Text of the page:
Till I End My Song
A Gathering of Last Poems(amazon)
Harold Bloom (View Bio)
Hardcover: HarperCollins, 2010.
“We turn to ‘last poems’ at whatever age because we both desire and fear finalities. We want to know and not know the extent of our temporal spans, and we hope to learn from the poets not how to die but how to stand against uncertainty.”—Harold Bloom
In Till I End My Song, Harold Bloom selects the last poems of one hundred influential poets. These poems, written at either a literal or an imagined end, offer unique insight into the nature of art and the inevitability of death. Bloom’s anthology includes the work of well-known poets like T.S. Eliot, Alexander Pope, W.B. Yeats, Walt Whitman, Emily Dickinson, and Shakespeare, but also seldom read poets such as Conrad Aiken, William Cowper, Edwin Arlington Robinson, George Meredith, and Louis MacNeice. With Bloom's own lively commentary, Till I End My Song is a gem.
"Literary critic and scholar Bloom has a passion for literary assemblages. He is also ardent in his articulation of the psychological, philosophical, and spiritual roles literature, especially poetry, plays in life, and in coping with death. So who better than Bloom to gather poets’ last poems? Bloom cites three kinds of ‘last poems.’ The first is the obvious, the ‘final poems’ composed by the 100 poets he holds dear. The second are poems ‘intended to mark the end,’ even though the poet continued to write, and the third are poems Bloom reads as ‘an imaginative conclusion to a poetic career’. His great favorites are here––Shakespeare, Milton, Yeats, Hopkins, Emerson, and Stevens, as well as Conrad Aiken, A. R. Ammons, James Merrill, Amy Clampitt, and Agha Shahid Ali. Bloom introduces each poet and poem with his signature blend of knowledge, ardor, and, facing his eightieth year, poignancy. These are poems that embrace change, time, life, the self, and death. Poems that have lasted and that will ‘reverberate into the coming silence’. A collection of surpassing splendor and resonance." — Booklist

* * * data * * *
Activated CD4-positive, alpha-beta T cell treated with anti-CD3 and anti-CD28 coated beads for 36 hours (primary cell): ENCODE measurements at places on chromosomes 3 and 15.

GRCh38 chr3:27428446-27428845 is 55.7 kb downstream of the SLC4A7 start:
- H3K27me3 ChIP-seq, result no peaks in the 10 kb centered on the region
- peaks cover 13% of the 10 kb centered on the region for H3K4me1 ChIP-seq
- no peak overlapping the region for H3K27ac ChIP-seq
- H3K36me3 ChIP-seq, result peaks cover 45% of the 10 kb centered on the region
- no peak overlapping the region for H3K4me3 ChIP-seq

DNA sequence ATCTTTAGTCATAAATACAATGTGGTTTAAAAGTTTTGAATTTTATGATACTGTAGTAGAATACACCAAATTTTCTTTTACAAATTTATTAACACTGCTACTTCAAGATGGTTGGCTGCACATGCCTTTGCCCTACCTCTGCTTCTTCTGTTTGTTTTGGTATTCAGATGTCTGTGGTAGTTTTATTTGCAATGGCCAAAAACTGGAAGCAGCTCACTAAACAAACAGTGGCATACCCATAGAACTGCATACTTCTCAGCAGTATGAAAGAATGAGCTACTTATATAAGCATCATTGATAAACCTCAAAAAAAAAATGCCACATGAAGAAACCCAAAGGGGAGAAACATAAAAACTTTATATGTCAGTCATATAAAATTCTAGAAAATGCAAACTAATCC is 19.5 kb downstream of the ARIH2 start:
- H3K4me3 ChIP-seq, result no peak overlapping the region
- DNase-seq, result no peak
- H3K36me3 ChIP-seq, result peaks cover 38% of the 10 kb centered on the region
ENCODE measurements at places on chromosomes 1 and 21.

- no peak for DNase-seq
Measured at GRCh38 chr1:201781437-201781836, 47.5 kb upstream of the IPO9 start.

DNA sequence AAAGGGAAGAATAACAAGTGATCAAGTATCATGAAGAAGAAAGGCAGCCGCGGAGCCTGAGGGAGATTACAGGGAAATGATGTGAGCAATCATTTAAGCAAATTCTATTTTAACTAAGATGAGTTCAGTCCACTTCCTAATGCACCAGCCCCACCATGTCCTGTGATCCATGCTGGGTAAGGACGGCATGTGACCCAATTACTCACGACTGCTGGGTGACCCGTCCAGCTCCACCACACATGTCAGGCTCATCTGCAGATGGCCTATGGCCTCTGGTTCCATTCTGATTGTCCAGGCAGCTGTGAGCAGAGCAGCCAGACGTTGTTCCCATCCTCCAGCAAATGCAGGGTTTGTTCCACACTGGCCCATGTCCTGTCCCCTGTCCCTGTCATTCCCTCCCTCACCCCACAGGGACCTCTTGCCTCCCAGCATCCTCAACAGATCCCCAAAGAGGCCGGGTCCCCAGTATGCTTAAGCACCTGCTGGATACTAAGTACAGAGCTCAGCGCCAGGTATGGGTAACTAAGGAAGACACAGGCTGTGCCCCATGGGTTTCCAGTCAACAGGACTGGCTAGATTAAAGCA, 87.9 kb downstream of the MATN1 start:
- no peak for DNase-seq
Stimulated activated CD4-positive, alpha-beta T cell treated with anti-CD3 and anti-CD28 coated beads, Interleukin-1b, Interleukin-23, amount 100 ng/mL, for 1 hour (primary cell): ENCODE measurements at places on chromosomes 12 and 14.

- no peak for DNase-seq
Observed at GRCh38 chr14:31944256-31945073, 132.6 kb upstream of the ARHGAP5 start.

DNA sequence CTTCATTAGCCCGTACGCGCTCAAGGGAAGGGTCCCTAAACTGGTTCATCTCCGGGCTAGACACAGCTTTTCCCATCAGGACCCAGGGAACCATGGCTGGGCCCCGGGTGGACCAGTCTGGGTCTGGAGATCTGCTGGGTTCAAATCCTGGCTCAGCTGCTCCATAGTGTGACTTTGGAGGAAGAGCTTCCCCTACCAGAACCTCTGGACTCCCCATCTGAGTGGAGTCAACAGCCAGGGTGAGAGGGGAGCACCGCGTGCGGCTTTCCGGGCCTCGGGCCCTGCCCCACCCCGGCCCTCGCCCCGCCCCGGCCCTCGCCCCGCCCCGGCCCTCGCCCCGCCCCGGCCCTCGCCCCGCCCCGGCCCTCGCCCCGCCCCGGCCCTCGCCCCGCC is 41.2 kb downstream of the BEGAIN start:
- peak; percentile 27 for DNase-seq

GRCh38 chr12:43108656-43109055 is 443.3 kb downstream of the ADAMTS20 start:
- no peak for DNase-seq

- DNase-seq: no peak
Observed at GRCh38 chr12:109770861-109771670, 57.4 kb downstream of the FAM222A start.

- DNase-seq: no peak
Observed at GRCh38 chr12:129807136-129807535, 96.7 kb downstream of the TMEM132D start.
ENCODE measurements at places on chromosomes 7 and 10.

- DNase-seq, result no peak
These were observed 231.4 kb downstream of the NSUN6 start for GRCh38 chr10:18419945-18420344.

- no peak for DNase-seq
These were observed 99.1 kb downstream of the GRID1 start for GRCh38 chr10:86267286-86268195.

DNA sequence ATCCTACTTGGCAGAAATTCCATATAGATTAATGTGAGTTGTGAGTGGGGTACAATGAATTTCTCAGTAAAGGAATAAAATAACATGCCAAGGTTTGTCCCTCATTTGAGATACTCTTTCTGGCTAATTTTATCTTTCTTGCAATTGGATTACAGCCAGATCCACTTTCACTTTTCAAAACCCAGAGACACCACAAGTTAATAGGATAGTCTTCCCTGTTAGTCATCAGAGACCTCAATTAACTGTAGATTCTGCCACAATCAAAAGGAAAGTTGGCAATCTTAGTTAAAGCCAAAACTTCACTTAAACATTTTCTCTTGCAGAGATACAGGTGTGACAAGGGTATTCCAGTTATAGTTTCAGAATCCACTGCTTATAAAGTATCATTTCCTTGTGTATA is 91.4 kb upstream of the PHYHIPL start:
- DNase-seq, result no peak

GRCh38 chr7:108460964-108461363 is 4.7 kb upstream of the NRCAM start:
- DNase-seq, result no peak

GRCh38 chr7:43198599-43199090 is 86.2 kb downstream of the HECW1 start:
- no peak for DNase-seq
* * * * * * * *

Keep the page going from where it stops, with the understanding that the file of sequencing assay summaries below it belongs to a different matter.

"Bloom may be the most famous poetry critic in the English language. As he approached his 80th birthday, he turned his critical faculties toward the subject of death: this surprisingly enjoyable anthology contains the last poems—or the poems that most profoundly contemplate ‘lastness’—by 100 poets, from Edmund Spenser (d. 1599) to Agha Shahid Ali (d. 2001). Bloom seeks to show, through his selections and commentaries on each poem, that death can be as much an inspiration as a terror. With their last breaths, these poets address God (as John Donne does: ‘Wilt thou forgive that sin where I begun,/Which is my sin, though it were done before?’); future generations (Samuel Taylor Coleridge, in his ‘Epitaph,’ tells those who pass his gravestone, ‘Beneath this sod/A poet lies’ who ‘Found death in life’ and who hopes to ‘find life in death!’); a vast public and private self (Frost said, ‘I opened the door so my last look/Should be taken outside a house and book’). James Wright finds a new kind of life in the apprehension of his mortality: ‘How can I feel so warm/Here in the dead center of January?’ Throughout, Bloom’s brief prose comments illuminate and entertain." — Publishers Weekly (starred review)
"It is the kind of concept that only someone of Bloom’s intellectual stature could hope to attempt, and he pulls it off brilliantly, his comments on each of the one hundred choices as appealing as the poems themselves." — Nicholas A. Basbanes, Fine Books & Collections
"In Till I End My Song, Harold Bloom gathers 100 ‘last poems,’ from Edmund Spenser’s ‘Prothalamion’ (the source of the book’s title) to ‘The Veiled Suite,’ by the Kashmiri-American Agha Shahid Ali, who died in 2001. Bloom’s selections aren’t all actual last poems. Some were ‘intended to mark the end’ though the poet lived and wrote on; others, says Bloom, merely ‘seem…an imaginative conclusion to a poetic career.’ These definitions allow for idiosyncrasies of taste, which, in mini-essays preceding each selection, Bloom delivers as genial, sometimes bemusing judgments…. Readers interested in consolation should look elsewhere, unless like Bloom they find consolation in clarity and ferocity of vision about death’s reality. There are surprises here." — Daisy Fried, The New York Times Book Review